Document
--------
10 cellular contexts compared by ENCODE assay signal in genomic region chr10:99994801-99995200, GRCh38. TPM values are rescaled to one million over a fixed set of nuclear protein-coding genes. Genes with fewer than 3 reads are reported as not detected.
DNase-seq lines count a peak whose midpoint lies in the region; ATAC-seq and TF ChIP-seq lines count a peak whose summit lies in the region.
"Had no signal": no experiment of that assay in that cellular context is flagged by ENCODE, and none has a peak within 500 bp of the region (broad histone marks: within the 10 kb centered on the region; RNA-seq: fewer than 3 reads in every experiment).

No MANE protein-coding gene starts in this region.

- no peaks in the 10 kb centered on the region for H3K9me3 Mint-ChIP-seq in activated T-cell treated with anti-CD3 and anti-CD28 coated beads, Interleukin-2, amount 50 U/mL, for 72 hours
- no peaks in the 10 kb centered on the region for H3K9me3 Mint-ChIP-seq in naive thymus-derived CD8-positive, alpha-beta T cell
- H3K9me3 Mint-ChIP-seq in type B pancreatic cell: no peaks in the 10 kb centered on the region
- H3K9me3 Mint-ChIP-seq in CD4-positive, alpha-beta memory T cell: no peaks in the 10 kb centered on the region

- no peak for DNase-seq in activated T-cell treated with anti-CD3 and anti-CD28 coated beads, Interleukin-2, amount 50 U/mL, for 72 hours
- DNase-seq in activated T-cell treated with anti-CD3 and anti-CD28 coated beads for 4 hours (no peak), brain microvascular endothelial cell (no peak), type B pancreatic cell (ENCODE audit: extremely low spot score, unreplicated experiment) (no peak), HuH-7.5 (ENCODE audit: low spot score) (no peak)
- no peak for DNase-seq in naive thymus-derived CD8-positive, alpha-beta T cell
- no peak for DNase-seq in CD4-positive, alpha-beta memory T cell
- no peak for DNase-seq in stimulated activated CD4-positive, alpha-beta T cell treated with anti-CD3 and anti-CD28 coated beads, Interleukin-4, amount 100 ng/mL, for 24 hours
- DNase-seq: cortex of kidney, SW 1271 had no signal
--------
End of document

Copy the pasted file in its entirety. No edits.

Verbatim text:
10 cellular contexts compared by ENCODE assay signal in genomic region chr10:99994801-99995200, GRCh38. TPM values are rescaled to one million over a fixed set of nuclear protein-coding genes. Genes with fewer than 3 reads are reported as not detected.
DNase-seq lines count a peak whose midpoint lies in the region; ATAC-seq and TF ChIP-seq lines count a peak whose summit lies in the region.
"Had no signal": no experiment of that assay in that cellular context is flagged by ENCODE, and none has a peak within 500 bp of the region (broad histone marks: within the 10 kb centered on the region; RNA-seq: fewer than 3 reads in every experiment).

No MANE protein-coding gene starts in this region.

- no peaks in the 10 kb centered on the region for H3K9me3 Mint-ChIP-seq in activated T-cell treated with anti-CD3 and anti-CD28 coated beads, Interleukin-2, amount 50 U/mL, for 72 hours
- no peaks in the 10 kb centered on the region for H3K9me3 Mint-ChIP-seq in naive thymus-derived CD8-positive, alpha-beta T cell
- H3K9me3 Mint-ChIP-seq in type B pancreatic cell: no peaks in the 10 kb centered on the region
- H3K9me3 Mint-ChIP-seq in CD4-positive, alpha-beta memory T cell: no peaks in the 10 kb centered on the region

- no peak for DNase-seq in activated T-cell treated with anti-CD3 and anti-CD28 coated beads, Interleukin-2, amount 50 U/mL, for 72 hours
- DNase-seq in activated T-cell treated with anti-CD3 and anti-CD28 coated beads for 4 hours (no peak), brain microvascular endothelial cell (no peak), type B pancreatic cell (ENCODE audit: extremely low spot score, unreplicated experiment) (no peak), HuH-7.5 (ENCODE audit: low spot score) (no peak)
- no peak for DNase-seq in naive thymus-derived CD8-positive, alpha-beta T cell
- no peak for DNase-seq in CD4-positive, alpha-beta memory T cell
- no peak for DNase-seq in stimulated activated CD4-positive, alpha-beta T cell treated with anti-CD3 and anti-CD28 coated beads, Interleukin-4, amount 100 ng/mL, for 24 hours
- DNase-seq: cortex of kidney, SW 1271 had no signal